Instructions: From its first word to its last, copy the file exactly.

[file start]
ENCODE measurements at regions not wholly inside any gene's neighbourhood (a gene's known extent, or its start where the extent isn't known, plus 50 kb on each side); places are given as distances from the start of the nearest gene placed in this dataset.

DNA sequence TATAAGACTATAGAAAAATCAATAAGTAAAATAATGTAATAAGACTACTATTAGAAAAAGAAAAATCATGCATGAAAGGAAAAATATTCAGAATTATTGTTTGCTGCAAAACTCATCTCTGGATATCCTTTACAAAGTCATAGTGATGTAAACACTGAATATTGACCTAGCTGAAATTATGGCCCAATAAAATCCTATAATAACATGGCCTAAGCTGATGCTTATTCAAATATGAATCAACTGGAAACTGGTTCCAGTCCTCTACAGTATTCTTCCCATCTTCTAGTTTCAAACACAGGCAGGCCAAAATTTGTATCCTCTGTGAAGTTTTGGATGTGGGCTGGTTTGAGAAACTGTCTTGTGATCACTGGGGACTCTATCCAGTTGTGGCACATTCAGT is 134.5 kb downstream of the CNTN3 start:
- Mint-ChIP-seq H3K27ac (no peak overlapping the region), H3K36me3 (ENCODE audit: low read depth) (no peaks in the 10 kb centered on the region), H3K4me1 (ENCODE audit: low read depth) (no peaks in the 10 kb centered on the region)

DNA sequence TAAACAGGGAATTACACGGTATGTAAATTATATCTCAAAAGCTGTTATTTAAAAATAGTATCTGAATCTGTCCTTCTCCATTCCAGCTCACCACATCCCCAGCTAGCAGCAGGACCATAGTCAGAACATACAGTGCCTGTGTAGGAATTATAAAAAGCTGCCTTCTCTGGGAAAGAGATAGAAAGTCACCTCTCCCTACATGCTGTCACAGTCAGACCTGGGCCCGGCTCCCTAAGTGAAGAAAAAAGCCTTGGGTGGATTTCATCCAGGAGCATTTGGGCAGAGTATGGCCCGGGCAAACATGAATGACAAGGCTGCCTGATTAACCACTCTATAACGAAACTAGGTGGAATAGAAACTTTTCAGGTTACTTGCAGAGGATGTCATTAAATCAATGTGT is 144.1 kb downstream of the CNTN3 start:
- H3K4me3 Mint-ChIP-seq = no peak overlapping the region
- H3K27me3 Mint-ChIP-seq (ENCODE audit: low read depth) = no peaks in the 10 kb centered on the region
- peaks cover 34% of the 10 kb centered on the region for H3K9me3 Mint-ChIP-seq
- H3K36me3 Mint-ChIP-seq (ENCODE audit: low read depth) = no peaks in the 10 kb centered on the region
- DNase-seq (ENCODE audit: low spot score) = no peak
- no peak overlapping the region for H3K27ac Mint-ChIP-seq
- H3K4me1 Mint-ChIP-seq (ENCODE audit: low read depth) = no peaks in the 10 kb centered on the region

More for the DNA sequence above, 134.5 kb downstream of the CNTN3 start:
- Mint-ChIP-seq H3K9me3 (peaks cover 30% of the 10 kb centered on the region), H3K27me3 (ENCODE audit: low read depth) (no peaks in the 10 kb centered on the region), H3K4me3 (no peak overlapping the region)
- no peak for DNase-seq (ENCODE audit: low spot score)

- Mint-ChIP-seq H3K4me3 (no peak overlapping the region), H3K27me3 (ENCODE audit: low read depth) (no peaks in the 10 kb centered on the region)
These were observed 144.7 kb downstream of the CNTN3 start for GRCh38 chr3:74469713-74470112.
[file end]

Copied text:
ENCODE measurements at regions not wholly inside any gene's neighbourhood (a gene's known extent, or its start where the extent isn't known, plus 50 kb on each side); places are given as distances from the start of the nearest gene placed in this dataset.

DNA sequence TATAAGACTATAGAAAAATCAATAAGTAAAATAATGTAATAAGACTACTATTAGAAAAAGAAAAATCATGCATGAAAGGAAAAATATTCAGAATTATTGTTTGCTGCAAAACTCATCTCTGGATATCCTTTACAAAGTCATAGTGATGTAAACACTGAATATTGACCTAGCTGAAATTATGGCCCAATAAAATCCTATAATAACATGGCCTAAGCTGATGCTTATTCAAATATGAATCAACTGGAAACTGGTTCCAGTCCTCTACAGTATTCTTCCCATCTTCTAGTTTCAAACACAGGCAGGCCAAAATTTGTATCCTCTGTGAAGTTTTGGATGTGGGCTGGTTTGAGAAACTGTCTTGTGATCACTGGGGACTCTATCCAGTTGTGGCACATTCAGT is 134.5 kb downstream of the CNTN3 start:
- Mint-ChIP-seq H3K27ac (no peak overlapping the region), H3K36me3 (ENCODE audit: low read depth) (no peaks in the 10 kb centered on the region), H3K4me1 (ENCODE audit: low read depth) (no peaks in the 10 kb centered on the region)

DNA sequence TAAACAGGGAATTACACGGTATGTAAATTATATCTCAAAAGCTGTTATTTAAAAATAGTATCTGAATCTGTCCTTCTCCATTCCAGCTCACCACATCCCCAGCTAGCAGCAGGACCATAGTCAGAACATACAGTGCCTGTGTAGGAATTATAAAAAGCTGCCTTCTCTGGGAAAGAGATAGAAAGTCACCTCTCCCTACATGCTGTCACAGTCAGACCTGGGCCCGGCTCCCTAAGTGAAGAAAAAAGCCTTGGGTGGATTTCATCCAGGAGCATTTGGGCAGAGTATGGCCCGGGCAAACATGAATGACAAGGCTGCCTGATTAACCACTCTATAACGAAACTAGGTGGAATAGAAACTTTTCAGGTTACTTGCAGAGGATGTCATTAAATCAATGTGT is 144.1 kb downstream of the CNTN3 start:
- H3K4me3 Mint-ChIP-seq = no peak overlapping the region
- H3K27me3 Mint-ChIP-seq (ENCODE audit: low read depth) = no peaks in the 10 kb centered on the region
- peaks cover 34% of the 10 kb centered on the region for H3K9me3 Mint-ChIP-seq
- H3K36me3 Mint-ChIP-seq (ENCODE audit: low read depth) = no peaks in the 10 kb centered on the region
- DNase-seq (ENCODE audit: low spot score) = no peak
- no peak overlapping the region for H3K27ac Mint-ChIP-seq
- H3K4me1 Mint-ChIP-seq (ENCODE audit: low read depth) = no peaks in the 10 kb centered on the region

More for the DNA sequence above, 134.5 kb downstream of the CNTN3 start:
- Mint-ChIP-seq H3K9me3 (peaks cover 30% of the 10 kb centered on the region), H3K27me3 (ENCODE audit: low read depth) (no peaks in the 10 kb centered on the region), H3K4me3 (no peak overlapping the region)
- no peak for DNase-seq (ENCODE audit: low spot score)

- Mint-ChIP-seq H3K4me3 (no peak overlapping the region), H3K27me3 (ENCODE audit: low read depth) (no peaks in the 10 kb centered on the region)
These were observed 144.7 kb downstream of the CNTN3 start for GRCh38 chr3:74469713-74470112.